August 2002 –
The Minister of Canadian Heritage, Hon. Sheila Copps announces
funding of $165,000 for
the Societé Nationale de l`Acadie (SNA) to help finance the
"coordination and promotion of the 400th anniversary of
the founding of Acadia".
October 2002 –
MP Bill Casey meets with Prime Minister Jean Chretien
to seek his support in securing and protecting the Beaubassin
Village site. Mr. Casey explained
the historical significance of Beaubassin, especially as it relates
to Canada’s English, French and Native peoples.
Prime Minister Chretien made recommendations to move forward on the
and asked Parks Canada officials to investigate.
December 2002 –
A meeting is held with Alain Latourelle (Director General, Parks
The history of Beaubassin Village was discussed in detail. Mr.
Latourelle outlined the steps in designating the
Village a National Historic Site. It was explained that first, this
site had to be so designated by the
Historic Sites and Monuments Board. Following that, a funding
arrangement would be needed through a partnership.
The owner of the present day Beaubassin Village site would also need
to provide authorization.
February 2003 –
The Beaubassin Village site receives recognition
in the Province of Nova Scotia’s Doers and Dreamers Guide.
March 2003 –
The current owners of the Beaubassin Village site grant permission
to proceed with the historic designation process.
June 2003 –
Park Canada officials are advised that protection of this site
is timely because of the upcoming, 400th year Anniversary
of the Acadians in Canada.
January 2004 –
Government officials advise that
an official paper will be before
the Historic Sites and Monuments Board in November 2004.
Mr. Casey is also advised that only under very special circumstances
will the Government buy private lands.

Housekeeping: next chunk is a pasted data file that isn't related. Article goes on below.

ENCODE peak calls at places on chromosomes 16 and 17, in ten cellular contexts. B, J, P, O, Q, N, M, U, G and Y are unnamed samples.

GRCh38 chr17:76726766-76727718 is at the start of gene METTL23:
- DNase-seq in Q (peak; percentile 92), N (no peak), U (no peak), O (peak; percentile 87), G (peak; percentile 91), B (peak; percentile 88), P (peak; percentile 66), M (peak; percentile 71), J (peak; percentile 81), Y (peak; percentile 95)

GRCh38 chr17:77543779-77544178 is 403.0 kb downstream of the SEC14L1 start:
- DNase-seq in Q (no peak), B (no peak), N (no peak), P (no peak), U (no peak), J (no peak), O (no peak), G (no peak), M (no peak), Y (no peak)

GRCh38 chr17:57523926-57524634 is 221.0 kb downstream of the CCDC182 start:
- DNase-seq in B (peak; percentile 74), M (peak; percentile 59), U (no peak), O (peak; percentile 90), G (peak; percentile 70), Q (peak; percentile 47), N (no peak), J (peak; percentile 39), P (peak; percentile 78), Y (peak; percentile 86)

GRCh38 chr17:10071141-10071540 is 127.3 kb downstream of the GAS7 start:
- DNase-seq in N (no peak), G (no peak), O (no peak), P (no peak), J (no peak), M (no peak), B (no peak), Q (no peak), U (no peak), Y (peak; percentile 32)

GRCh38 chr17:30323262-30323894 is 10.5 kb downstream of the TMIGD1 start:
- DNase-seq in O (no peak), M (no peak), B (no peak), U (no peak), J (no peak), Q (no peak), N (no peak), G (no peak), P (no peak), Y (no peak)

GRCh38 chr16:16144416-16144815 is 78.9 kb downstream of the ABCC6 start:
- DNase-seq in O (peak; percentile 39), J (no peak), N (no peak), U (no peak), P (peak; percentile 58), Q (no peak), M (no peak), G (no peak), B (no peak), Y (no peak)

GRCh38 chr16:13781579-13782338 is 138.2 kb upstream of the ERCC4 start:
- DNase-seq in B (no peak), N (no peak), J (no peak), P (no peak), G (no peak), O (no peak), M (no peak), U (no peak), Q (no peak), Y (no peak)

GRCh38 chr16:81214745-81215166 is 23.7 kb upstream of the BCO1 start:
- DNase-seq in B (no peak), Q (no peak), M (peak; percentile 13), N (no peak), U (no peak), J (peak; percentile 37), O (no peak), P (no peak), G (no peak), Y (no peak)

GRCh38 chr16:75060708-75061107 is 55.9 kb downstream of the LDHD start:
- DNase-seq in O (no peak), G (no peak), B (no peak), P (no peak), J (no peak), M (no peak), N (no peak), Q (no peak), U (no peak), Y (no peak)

The officials also relay that once the Historic Sites and Monuments
Boards of Canada meets,
the Board will then make a recommendation to the Minister.
An internal memo confirms that Beaubassin Village will be discussed
by the Board
in November of 2004.
February 2004 –
A meeting is held with the Honourable Denis Coderre,
Minister Responsible for La Francophonie and President of the
Queen’s Privy Council for Canada
to seek his support for a local effort to preserve and protect the
June 11, 2004 –
Bill Casey visits the archeologist
team digging at the Beaubassin site. The team reports that the
Beaubassin site is just as important as the Acadian site at Grand Pre.
Fragments of glass, scallop shells, nails,
hinges, a wall, and many other items have been found. The archeology
team, as of this date, is still searching for
the location of the Acadian cemetery.
Local community officials are also
excited by the finds, and look forward to more discoveries from
June 18, 2004 –
A massive wooden cross is raised at
Beaubassin to the excitement of the community and organizers.
The cross, which can be clearly seen for miles, will be used as a
centrepiece for the upcoming outdoor mass scheduled for
August. Some 9,000 Acadian descendents are expected to attend.
It is important to note those who
played a role in raising the cross at Beaubassin (to be updated